Distance: 2 miles and yoga class
JMW Turner, The Lake, Petworth: Sunset, Fighting Bucks, ca 1829, oil on canvas
Detail: JMW Turner, Petworth Park, View of Tillington Church in the Distance, c. 1828, oil on canvas
Ciwt's mind continues to linger on two of Turner's Petworth Park paintings. She wrote about the bottom one in CIWT 4/149. It was completed and hung first at Petworth House, and about a year later top one became its permanent replacement.
The detail shows a large empty chair, the master in the distance framed by the setting sun and his loyal dogs running to greet him. It is a poignant passage subtly presaging a time when the master won't be there at all and only the peaceful, unconcerned deer and lawns will remain. Above it, in the replacement painting, the master and dogs are gone, replaced by a lively game of cricket, and the deer are active and virile.
The oils were painted a year apart at the magnificent Sussex estate of his friend and patron, George Wyndham, 3rd Earl of Egremont who had offered Turner a studio within Petworth House. The first was painted as Turner's father's health was failing. James and "Billy" Turner were the closest of friends and companions. They lived together for most of the young son's life and James was Turner's business manager/associate as well mixing paints, stretching canvases, running the private art gallery adjacent to Turner's town house and much more. The guarded Turner didn't get close to many people, so it is nearly impossible to imagine the sorrow he would have been grappling with at the thought of losing his father.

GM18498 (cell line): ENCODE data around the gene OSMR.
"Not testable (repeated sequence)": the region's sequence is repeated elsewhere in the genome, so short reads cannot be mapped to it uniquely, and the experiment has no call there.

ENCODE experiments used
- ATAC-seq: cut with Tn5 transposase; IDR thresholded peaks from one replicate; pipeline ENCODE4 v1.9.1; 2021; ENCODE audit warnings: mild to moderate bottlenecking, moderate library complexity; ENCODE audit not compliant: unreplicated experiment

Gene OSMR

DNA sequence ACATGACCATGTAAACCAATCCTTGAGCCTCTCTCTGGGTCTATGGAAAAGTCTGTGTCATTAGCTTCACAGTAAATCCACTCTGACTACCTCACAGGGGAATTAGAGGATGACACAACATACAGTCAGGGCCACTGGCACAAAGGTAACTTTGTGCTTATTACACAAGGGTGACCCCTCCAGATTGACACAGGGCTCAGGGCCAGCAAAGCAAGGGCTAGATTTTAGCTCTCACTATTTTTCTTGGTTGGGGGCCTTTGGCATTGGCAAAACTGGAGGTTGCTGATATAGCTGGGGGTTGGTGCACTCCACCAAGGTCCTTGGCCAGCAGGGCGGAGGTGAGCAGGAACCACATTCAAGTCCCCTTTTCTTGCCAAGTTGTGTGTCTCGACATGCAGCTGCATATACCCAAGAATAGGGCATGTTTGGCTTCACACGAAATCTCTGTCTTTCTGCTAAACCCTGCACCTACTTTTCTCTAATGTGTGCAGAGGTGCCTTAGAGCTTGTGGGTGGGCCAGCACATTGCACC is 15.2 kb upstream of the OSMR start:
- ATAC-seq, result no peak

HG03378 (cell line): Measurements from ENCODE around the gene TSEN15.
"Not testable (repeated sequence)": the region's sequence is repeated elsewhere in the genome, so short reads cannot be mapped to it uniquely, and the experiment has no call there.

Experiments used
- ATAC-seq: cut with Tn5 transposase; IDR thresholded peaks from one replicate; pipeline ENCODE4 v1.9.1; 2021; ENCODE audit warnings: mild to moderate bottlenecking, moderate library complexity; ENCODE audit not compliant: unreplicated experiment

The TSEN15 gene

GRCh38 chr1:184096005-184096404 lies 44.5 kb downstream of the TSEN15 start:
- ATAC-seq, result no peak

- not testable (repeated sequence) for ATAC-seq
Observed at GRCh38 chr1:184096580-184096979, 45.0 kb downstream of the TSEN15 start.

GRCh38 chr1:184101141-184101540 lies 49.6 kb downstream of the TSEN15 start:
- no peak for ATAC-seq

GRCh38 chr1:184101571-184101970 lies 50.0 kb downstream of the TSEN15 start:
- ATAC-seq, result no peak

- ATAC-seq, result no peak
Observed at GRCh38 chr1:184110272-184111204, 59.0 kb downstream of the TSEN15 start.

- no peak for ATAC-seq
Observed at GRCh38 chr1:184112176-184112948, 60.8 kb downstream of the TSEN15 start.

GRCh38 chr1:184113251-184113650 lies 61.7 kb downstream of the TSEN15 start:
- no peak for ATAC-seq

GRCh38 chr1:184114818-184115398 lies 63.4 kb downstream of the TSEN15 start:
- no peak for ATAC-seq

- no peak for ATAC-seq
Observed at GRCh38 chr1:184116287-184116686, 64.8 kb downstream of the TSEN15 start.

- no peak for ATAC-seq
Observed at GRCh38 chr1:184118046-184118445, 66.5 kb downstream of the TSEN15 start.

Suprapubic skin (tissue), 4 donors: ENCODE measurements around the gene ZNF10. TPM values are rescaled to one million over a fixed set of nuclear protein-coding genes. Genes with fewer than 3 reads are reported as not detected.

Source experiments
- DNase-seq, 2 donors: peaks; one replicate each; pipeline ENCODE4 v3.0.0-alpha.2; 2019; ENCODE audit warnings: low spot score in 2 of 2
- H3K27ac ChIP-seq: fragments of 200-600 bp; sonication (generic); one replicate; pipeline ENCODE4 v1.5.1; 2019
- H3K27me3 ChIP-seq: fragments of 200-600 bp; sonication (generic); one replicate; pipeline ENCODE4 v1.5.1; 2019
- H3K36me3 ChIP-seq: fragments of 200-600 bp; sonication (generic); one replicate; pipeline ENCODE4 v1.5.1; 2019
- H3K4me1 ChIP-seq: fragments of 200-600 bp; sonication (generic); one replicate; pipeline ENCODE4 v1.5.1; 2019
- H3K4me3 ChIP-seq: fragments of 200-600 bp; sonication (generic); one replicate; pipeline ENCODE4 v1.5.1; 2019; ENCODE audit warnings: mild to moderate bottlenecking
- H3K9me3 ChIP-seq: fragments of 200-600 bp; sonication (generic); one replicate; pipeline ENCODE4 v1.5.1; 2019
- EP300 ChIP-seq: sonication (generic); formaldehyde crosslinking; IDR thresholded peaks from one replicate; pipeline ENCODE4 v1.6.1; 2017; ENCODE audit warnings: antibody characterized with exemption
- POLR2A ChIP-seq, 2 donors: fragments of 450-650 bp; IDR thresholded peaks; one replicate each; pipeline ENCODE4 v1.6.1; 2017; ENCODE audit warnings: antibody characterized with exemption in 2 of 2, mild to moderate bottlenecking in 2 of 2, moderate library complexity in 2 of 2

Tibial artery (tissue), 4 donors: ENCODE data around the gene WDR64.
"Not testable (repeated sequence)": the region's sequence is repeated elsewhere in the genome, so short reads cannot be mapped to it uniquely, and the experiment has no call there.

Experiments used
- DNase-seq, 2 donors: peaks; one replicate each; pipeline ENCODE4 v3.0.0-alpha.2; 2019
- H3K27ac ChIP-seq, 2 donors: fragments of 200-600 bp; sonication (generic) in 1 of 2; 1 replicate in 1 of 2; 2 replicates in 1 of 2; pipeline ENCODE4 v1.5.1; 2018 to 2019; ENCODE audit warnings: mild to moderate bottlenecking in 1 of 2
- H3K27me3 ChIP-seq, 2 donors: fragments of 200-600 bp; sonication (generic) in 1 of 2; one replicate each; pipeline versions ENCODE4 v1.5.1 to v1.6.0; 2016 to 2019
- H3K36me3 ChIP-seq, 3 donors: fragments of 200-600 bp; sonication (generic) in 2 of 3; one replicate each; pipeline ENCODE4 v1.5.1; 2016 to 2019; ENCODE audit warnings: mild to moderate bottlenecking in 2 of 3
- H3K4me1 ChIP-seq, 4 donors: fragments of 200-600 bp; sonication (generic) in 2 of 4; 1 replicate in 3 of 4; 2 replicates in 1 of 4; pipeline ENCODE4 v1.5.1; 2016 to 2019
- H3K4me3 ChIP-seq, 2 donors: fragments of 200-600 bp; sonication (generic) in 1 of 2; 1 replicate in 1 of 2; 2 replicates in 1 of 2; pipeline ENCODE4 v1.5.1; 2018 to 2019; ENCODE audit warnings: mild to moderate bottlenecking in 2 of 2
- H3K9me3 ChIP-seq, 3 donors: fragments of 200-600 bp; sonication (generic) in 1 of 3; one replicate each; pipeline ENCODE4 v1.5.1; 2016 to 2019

Ciwt speculates that it is his alone and heavy heart coming to accept the inevitability of his father's end that determined the imagery of the first painting. (James Turner died in September, 1829)
Ciwt also believes that Petworth would have been the refuge he sought to process his sorrow at the great loss ahead of him - which would leave him alone and bereft. He had been a welcome guest at Petworth over many years, and, by the time of these paintings Lord Egremont had offered him a studio of his own inside Petworth House as well as a commission to paint four special-sized landscape canvases. Turner would have welcomed the commission and the opportunity to wander Petworth Park, which he loved to paint. (Turner painted more than twenty important paintings for Petworth House)
Ciwt can also understand Lord Egremont, a man of conservative tastes, wanting a landscape for his Carved Room done more conventionally and in a happier spirit. That said, he too was a father-figure to Turner, and probably the artist had noticed his friend aging over the years. So the sense of loss and mortality in the first painting were likely also related to Turner's sense that the years were ebbing for his beloved and generous patron. In fact, In fact the 3rd Earl of Egremont did die eight years after the second painting, and Turner, followed by other artists walked before his hearse.